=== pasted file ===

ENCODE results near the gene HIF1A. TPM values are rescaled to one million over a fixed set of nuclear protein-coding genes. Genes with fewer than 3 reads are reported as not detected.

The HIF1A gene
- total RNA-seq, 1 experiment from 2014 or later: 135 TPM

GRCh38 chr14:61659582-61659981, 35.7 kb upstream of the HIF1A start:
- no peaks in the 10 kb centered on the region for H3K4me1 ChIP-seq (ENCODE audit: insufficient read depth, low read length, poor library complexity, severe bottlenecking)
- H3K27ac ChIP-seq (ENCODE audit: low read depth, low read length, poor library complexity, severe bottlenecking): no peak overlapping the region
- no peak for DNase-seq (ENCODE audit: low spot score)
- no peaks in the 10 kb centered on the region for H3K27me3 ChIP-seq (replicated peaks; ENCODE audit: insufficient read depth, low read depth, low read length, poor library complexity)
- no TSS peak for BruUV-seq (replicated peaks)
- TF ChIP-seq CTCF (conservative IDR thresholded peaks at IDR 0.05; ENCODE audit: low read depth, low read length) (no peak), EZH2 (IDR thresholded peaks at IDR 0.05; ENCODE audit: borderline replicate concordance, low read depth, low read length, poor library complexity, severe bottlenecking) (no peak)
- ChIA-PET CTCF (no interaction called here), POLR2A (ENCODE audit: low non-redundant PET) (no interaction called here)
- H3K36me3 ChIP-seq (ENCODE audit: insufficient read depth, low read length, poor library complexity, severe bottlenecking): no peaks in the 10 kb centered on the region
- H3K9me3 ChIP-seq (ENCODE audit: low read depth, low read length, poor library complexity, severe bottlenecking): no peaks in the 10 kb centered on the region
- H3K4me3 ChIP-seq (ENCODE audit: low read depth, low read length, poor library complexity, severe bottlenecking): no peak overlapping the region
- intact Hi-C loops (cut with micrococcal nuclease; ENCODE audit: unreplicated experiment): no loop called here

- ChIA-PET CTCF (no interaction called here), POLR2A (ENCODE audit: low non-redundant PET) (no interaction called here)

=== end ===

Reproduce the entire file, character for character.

ENCODE results near the gene HIF1A. TPM values are rescaled to one million over a fixed set of nuclear protein-coding genes. Genes with fewer than 3 reads are reported as not detected.

The HIF1A gene
- total RNA-seq, 1 experiment from 2014 or later: 135 TPM

GRCh38 chr14:61659582-61659981, 35.7 kb upstream of the HIF1A start:
- no peaks in the 10 kb centered on the region for H3K4me1 ChIP-seq (ENCODE audit: insufficient read depth, low read length, poor library complexity, severe bottlenecking)
- H3K27ac ChIP-seq (ENCODE audit: low read depth, low read length, poor library complexity, severe bottlenecking): no peak overlapping the region
- no peak for DNase-seq (ENCODE audit: low spot score)
- no peaks in the 10 kb centered on the region for H3K27me3 ChIP-seq (replicated peaks; ENCODE audit: insufficient read depth, low read depth, low read length, poor library complexity)
- no TSS peak for BruUV-seq (replicated peaks)
- TF ChIP-seq CTCF (conservative IDR thresholded peaks at IDR 0.05; ENCODE audit: low read depth, low read length) (no peak), EZH2 (IDR thresholded peaks at IDR 0.05; ENCODE audit: borderline replicate concordance, low read depth, low read length, poor library complexity, severe bottlenecking) (no peak)
- ChIA-PET CTCF (no interaction called here), POLR2A (ENCODE audit: low non-redundant PET) (no interaction called here)
- H3K36me3 ChIP-seq (ENCODE audit: insufficient read depth, low read length, poor library complexity, severe bottlenecking): no peaks in the 10 kb centered on the region
- H3K9me3 ChIP-seq (ENCODE audit: low read depth, low read length, poor library complexity, severe bottlenecking): no peaks in the 10 kb centered on the region
- H3K4me3 ChIP-seq (ENCODE audit: low read depth, low read length, poor library complexity, severe bottlenecking): no peak overlapping the region
- intact Hi-C loops (cut with micrococcal nuclease; ENCODE audit: unreplicated experiment): no loop called here

- ChIA-PET CTCF (no interaction called here), POLR2A (ENCODE audit: low non-redundant PET) (no interaction called here)